What is victimisation?
Victimisation refers to treating someone less favourably because they have complained about direct or indirect discrimination or harassment at work, or they have supported someone else to do this. This may include taking a case to Employment Tribunal.
When Jason raised a grievance about homophobic comments being made in his office his manager took action. He informed all employees that these comments would not be tolerated and as a result they stopped. However, Jason has noticed that his team are now treating him differently than they were before, and they no longer invite him to any work socials, which were a regular weekly event. They have also stopped talking when he enters the staff room or started speaking in hushed voices when he’s around them.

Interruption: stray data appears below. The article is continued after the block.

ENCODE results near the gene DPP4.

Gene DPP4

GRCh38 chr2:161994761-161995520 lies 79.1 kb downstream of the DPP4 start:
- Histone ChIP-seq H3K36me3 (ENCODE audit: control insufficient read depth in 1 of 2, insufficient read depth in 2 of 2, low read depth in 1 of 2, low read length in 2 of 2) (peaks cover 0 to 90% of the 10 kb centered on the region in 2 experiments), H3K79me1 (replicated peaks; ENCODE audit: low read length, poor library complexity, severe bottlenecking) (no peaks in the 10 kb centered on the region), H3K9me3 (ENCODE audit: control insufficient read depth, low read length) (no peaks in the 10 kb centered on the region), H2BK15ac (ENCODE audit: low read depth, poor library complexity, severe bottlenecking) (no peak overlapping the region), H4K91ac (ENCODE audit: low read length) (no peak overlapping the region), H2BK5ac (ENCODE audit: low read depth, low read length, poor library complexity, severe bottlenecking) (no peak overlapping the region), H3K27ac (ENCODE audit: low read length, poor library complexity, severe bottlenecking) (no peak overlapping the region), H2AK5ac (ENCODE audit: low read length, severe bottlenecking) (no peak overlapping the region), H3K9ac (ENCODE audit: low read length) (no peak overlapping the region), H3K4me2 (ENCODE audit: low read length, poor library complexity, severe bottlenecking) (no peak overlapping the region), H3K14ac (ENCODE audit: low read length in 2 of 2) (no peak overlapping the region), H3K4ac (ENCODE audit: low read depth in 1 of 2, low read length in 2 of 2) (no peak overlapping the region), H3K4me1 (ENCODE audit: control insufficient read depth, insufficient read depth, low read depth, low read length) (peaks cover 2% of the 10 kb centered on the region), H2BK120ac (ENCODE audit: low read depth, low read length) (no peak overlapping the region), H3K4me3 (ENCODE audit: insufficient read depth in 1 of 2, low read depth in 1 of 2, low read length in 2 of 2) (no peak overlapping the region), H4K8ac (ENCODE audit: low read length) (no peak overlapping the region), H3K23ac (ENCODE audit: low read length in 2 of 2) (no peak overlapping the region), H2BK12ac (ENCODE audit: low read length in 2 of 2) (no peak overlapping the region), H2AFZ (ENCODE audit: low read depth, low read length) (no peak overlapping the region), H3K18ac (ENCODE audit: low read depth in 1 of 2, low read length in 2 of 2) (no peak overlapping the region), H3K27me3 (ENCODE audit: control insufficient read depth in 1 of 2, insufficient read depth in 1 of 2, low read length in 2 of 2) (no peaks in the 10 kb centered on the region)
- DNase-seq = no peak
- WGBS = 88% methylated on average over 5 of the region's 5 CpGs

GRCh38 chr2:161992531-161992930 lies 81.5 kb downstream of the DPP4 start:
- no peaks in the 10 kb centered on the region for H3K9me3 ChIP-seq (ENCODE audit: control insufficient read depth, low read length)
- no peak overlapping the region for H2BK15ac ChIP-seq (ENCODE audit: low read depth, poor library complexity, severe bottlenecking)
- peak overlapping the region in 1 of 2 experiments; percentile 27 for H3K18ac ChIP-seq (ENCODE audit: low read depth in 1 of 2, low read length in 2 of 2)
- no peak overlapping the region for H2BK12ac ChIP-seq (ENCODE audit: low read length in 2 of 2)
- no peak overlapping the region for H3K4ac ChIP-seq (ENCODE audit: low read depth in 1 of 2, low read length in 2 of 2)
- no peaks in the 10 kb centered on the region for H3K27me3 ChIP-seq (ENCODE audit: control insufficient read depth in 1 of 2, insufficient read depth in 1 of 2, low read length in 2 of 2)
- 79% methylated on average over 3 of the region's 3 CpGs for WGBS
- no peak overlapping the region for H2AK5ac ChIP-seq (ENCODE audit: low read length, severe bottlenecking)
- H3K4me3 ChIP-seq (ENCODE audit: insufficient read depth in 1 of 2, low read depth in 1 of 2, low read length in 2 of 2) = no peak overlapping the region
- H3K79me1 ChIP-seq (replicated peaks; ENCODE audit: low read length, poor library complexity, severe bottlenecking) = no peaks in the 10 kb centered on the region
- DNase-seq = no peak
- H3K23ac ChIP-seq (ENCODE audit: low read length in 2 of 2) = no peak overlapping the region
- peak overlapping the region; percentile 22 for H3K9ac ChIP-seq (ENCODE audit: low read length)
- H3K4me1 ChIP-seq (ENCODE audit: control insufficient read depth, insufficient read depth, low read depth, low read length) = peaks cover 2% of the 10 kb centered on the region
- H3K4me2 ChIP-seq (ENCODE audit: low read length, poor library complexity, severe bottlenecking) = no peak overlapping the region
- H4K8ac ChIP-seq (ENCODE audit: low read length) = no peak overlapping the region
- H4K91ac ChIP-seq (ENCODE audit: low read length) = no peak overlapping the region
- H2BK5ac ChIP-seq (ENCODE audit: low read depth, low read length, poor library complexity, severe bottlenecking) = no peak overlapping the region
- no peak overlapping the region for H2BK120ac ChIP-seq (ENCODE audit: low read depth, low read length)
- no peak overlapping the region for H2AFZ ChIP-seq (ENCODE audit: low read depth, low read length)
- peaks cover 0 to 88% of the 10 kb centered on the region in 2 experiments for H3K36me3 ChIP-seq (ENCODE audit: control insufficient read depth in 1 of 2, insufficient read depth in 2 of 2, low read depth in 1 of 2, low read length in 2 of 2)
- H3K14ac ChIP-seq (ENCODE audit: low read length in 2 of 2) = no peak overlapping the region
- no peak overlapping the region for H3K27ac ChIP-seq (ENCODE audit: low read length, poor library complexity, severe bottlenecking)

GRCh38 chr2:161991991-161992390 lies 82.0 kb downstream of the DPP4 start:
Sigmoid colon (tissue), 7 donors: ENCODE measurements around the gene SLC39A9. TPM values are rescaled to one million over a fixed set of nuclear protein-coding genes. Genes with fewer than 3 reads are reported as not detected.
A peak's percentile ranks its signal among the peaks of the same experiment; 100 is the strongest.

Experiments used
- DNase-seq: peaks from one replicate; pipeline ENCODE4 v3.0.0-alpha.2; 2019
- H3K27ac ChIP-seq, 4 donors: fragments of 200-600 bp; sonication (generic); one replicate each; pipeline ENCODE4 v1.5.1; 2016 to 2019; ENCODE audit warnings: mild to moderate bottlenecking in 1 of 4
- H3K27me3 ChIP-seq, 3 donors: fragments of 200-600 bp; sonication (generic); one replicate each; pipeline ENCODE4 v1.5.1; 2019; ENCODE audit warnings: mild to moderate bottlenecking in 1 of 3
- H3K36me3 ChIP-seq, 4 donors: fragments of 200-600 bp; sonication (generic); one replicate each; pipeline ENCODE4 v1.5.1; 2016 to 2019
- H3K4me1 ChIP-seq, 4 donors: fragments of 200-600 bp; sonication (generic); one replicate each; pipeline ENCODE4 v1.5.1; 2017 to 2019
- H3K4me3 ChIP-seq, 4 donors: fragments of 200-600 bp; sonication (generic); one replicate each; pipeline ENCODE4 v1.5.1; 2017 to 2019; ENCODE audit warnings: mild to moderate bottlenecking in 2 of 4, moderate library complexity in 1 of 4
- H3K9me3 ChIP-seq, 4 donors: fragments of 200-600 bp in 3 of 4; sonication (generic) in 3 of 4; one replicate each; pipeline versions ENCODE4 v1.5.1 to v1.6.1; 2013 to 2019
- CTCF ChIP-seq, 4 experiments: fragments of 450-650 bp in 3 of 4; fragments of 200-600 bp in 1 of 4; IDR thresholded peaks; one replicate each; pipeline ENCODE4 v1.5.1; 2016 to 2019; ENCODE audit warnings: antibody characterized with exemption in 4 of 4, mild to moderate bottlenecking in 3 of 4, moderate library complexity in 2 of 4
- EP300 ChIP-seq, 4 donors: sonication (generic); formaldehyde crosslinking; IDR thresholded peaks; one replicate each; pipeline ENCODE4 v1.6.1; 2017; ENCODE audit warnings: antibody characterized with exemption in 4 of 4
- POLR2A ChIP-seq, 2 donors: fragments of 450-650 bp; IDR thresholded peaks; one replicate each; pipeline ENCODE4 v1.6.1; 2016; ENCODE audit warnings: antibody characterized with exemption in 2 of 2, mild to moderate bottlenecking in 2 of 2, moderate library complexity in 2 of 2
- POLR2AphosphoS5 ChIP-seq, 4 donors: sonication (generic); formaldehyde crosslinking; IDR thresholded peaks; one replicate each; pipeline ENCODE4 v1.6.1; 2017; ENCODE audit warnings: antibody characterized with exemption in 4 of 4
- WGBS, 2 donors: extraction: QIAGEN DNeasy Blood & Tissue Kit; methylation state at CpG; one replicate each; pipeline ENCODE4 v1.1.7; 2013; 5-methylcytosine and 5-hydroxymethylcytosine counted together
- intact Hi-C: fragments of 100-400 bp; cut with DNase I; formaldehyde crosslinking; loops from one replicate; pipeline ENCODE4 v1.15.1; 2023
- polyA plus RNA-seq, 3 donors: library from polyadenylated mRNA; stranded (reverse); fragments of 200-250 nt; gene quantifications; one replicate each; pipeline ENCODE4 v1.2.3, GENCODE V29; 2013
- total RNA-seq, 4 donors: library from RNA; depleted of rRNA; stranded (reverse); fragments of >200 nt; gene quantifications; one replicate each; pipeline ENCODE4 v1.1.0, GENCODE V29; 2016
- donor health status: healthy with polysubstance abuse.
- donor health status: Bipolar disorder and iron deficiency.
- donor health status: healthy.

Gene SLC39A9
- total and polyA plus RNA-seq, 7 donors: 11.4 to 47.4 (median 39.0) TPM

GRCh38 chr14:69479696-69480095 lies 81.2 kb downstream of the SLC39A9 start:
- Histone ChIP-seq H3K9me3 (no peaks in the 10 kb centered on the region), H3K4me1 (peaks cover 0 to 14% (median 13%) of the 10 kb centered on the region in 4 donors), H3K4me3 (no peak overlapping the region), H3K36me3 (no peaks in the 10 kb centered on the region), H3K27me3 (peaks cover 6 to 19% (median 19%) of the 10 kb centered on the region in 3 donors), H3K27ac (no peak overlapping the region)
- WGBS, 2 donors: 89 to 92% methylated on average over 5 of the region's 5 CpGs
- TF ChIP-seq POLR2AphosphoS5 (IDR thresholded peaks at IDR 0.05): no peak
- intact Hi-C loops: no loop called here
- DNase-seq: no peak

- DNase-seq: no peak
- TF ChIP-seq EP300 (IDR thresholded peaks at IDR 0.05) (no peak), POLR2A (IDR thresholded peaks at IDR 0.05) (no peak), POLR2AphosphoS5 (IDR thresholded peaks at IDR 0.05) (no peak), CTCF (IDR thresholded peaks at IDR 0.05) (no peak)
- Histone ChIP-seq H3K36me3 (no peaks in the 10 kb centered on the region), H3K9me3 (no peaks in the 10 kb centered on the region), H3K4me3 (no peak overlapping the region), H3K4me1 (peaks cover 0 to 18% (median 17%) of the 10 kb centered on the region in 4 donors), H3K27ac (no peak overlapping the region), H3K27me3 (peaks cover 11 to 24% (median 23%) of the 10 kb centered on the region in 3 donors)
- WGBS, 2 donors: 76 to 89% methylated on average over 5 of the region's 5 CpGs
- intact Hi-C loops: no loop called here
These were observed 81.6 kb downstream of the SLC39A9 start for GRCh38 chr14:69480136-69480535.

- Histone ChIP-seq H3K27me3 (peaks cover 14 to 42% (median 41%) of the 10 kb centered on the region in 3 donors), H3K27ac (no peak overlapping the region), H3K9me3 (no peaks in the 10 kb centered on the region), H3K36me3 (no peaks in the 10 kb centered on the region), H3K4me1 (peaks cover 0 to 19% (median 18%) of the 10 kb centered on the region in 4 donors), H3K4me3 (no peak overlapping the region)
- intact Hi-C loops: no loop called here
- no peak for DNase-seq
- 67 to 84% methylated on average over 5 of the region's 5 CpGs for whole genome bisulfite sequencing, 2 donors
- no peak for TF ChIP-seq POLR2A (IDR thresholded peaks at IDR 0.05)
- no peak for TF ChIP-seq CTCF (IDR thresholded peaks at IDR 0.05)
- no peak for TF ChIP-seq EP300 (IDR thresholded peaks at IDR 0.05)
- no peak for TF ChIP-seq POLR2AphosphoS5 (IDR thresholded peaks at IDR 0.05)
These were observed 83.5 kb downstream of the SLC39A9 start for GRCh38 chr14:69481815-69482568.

If an employee can show that they are being treated less favourably in comparison to other employees because they have issued a grievance, this could be classed as victimisation and would be unlawful.
Complaints of victimisation need to be made separately to any previous or ongoing grievances. Due to the nature of victimisation it can feel difficult to challenge or prove. However, employers have a duty to look into complaints and address behaviour. It may be best to try and address victimisation directly or informally with a manager. If this is unsuccessful it is possible to follow a formal grievance and tribunal action.